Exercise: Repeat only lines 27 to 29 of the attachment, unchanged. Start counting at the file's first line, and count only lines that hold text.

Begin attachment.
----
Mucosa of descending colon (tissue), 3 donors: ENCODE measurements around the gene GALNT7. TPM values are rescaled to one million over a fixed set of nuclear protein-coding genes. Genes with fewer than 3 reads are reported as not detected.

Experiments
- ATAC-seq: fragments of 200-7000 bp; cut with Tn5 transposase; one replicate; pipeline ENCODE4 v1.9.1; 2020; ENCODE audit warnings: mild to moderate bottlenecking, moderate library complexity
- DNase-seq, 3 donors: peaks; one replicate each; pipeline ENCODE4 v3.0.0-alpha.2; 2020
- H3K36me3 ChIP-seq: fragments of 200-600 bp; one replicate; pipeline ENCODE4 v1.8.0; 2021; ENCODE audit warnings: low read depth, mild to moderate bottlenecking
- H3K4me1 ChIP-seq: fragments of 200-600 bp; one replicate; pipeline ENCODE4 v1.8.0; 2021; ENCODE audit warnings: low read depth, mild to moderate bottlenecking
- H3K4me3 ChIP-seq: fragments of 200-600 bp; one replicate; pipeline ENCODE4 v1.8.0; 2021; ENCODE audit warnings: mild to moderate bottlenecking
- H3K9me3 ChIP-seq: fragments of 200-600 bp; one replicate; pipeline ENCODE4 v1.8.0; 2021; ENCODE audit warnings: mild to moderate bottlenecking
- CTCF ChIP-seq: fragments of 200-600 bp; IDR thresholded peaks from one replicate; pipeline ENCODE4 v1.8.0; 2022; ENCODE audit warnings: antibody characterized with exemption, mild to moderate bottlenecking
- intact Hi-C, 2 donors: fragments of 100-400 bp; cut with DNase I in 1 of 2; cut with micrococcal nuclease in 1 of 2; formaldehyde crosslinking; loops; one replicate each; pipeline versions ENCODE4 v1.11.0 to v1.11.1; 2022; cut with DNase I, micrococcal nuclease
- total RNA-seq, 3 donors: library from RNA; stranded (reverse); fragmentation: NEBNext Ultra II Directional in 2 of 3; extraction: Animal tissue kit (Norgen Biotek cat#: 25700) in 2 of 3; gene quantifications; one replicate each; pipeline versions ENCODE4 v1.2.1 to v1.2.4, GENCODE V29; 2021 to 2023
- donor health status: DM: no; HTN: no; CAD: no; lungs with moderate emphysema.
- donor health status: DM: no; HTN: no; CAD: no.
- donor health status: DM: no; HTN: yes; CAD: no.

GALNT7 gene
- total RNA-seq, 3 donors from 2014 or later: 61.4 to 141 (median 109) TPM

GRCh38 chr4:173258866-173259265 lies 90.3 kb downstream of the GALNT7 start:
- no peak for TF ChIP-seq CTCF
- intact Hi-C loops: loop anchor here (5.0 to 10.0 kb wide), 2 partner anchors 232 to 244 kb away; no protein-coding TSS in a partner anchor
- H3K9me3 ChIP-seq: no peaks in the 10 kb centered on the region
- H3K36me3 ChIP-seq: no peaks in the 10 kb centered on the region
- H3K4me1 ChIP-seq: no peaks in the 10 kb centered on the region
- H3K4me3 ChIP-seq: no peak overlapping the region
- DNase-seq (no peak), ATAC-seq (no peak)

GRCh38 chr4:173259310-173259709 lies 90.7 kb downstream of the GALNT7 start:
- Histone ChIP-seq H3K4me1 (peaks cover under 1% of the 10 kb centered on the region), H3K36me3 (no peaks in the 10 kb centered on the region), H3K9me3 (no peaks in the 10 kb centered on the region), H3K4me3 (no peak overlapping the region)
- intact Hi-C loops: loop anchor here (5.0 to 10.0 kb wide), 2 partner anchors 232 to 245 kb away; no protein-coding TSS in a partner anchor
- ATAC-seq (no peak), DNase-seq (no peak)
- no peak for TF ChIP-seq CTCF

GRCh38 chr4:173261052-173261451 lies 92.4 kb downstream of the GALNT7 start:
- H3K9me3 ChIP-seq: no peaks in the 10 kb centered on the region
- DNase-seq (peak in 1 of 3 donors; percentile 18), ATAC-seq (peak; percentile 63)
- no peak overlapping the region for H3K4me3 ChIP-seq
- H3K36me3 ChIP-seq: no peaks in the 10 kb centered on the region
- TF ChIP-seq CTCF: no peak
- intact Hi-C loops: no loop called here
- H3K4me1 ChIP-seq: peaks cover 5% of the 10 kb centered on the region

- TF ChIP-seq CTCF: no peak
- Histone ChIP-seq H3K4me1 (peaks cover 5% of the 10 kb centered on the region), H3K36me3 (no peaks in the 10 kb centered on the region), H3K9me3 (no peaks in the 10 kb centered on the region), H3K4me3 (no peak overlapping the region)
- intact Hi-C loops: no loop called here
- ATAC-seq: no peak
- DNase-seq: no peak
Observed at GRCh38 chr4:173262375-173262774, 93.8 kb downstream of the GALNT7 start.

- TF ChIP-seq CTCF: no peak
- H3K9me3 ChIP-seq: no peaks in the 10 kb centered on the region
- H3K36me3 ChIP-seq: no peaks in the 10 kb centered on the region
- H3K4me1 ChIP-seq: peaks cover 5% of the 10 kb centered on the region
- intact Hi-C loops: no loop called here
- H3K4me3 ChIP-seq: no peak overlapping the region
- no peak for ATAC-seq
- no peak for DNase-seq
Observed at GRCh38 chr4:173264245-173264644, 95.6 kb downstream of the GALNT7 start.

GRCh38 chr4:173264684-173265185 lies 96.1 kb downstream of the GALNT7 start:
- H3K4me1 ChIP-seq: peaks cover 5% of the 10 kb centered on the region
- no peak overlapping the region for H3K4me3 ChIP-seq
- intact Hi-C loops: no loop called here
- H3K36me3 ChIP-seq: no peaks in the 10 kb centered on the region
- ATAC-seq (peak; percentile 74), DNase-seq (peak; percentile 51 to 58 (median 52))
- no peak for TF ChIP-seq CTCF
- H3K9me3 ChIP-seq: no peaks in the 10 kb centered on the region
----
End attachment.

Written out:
- intact Hi-C loops: loop anchor here (5.0 to 10.0 kb wide), 2 partner anchors 232 to 245 kb away; no protein-coding TSS in a partner anchor
- ATAC-seq (no peak), DNase-seq (no peak)
- no peak for TF ChIP-seq CTCF